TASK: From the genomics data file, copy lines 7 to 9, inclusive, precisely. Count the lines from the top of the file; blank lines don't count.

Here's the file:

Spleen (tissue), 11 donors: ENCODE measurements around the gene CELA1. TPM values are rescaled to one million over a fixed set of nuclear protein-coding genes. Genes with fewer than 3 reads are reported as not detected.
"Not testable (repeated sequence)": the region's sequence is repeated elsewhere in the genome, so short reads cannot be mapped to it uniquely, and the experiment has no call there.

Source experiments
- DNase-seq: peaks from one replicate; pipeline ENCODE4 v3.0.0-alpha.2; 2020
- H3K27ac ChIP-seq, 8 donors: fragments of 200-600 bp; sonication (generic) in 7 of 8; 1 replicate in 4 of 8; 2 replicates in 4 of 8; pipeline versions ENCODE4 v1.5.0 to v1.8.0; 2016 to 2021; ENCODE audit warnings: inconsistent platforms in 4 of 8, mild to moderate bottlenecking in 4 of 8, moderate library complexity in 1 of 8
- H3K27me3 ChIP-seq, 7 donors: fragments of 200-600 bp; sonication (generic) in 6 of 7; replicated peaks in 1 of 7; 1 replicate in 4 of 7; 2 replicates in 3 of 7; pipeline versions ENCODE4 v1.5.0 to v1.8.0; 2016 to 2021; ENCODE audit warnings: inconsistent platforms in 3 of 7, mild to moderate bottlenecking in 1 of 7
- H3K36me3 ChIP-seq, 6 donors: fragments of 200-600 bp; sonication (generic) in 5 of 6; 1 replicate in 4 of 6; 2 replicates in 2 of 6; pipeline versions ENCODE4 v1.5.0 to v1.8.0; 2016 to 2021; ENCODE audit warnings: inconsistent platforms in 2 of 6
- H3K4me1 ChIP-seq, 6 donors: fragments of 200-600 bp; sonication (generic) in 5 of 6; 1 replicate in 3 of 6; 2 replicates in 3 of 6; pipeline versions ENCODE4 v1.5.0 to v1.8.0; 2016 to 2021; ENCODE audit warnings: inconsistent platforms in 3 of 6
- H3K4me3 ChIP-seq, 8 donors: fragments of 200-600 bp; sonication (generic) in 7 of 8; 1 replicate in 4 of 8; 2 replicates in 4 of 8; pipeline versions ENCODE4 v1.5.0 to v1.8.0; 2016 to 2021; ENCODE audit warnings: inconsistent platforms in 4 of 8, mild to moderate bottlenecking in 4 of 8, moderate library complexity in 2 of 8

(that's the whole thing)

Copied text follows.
- H3K36me3 ChIP-seq, 6 donors: fragments of 200-600 bp; sonication (generic) in 5 of 6; 1 replicate in 4 of 6; 2 replicates in 2 of 6; pipeline versions ENCODE4 v1.5.0 to v1.8.0; 2016 to 2021; ENCODE audit warnings: inconsistent platforms in 2 of 6
- H3K4me1 ChIP-seq, 6 donors: fragments of 200-600 bp; sonication (generic) in 5 of 6; 1 replicate in 3 of 6; 2 replicates in 3 of 6; pipeline versions ENCODE4 v1.5.0 to v1.8.0; 2016 to 2021; ENCODE audit warnings: inconsistent platforms in 3 of 6
- H3K4me3 ChIP-seq, 8 donors: fragments of 200-600 bp; sonication (generic) in 7 of 8; 1 replicate in 4 of 8; 2 replicates in 4 of 8; pipeline versions ENCODE4 v1.5.0 to v1.8.0; 2016 to 2021; ENCODE audit warnings: inconsistent platforms in 4 of 8, mild to moderate bottlenecking in 4 of 8, moderate library complexity in 2 of 8